Real estate developer’s ‘sleazy’ billboard breaches Ad Standards

An out-of-home (OOH) advertisement from Melbourne-based real estate developer Orchard Piper has been pinged by Ad Standards for breaching Sections 2.1, 2.2 and 2.4 of the Australian Association of National Advertisers (AANA) Code of Ethics.

The billboard promoting the development featured several images, one of a woman leaning into a car with her skirt blown upwards, and her sheer underpants visible.

The complaint claimed the ad was “sleazy, salacious and clearly misogynistic”.

“It does not belong on a billboard in this day and age. It belongs back in the dark ages of the 70’s where women were scantly clad and draped over luxury cars that clearly only men could afford. This message is not one that should be portrayed to young girls or women. I do not want my three daughters seeing it when I am driving along Toorak Road or shopping in Toorak Village,” the complainant wrote.

“This misogynistic image needs to be removed, in the same way that a racist image would be removed. It does not belong in modern society…Use of sexual images in a way that is exploitative and degrading. Offensive images that dehumanises women, is sexist and sexualises women with no justification or association with the product.”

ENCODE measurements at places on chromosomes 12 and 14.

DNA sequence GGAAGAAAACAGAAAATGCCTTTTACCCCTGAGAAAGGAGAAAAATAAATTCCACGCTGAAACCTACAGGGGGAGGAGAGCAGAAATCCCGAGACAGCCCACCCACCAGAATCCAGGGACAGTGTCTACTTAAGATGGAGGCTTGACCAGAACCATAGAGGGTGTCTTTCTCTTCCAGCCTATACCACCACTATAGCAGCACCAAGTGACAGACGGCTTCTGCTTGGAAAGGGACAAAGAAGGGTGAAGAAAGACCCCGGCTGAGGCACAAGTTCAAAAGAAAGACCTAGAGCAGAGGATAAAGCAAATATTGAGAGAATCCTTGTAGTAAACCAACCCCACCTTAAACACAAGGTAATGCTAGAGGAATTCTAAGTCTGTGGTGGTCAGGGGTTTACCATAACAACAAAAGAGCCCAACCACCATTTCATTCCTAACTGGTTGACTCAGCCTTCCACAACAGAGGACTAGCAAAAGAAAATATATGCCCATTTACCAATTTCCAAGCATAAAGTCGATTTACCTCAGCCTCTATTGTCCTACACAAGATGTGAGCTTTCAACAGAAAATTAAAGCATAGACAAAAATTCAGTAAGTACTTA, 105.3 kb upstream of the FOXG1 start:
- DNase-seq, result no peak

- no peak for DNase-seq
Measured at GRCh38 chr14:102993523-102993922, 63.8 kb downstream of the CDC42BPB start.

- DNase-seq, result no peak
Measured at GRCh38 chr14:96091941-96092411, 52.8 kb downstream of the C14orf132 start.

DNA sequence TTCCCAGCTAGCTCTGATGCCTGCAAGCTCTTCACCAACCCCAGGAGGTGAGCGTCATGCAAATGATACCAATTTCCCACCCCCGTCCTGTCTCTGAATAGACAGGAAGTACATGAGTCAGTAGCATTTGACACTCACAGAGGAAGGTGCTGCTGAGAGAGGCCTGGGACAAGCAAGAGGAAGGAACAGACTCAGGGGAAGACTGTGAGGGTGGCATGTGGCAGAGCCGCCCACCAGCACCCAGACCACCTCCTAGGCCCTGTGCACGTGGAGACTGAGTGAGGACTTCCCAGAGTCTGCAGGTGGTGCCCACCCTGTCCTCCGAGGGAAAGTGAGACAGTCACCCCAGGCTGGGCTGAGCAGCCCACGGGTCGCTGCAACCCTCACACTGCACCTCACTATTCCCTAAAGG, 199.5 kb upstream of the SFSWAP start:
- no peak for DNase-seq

The Ad Standards Community Panel found the billboard breached the Code’s Section 2.1 – discrimination or vilification; Section 2.2 – exploitative or degrading; and Section 2.4 – sex, sexuality and nudity.

Orchard Piper removed the photo from the billboard “proactively… as soon as we heard there was offence taken”, despite describing it as an “iconic image of the era”.

“Our vision for the [Toorak] precinct is that it will soon return to its former heights,” Orchard Piper said.

“Our intention with the photo wall was to present a depiction of Toorak Village through time, some of those images taken by one of the cities most renowned photographers of the era, Rennie Ellis. This was very much part of a coordinated campaign which sought to show the former glamour of Toorak Village in the 60s & 70s in particular. We note Rennie Ellis was recently on exhibition at the State Library of Victoria, which was sold out due to his popularity. The Rennie Ellis photographic archives are regularly used in brand collaborations throughout the country.

“Please also note, we (and the builders) have received numerous phone calls, emails & messages of people noting their dismay and questioning why we would remove such an iconic image of the era. As we said, we would prefer to not cause any issues and have replaced the image with another [provided].”


Get the latest media and marketing industry news (and views) direct to your inbox.

Sign up to the free Mumbrella newsletter now.



Sign up to our free daily update to get the latest in media and marketing.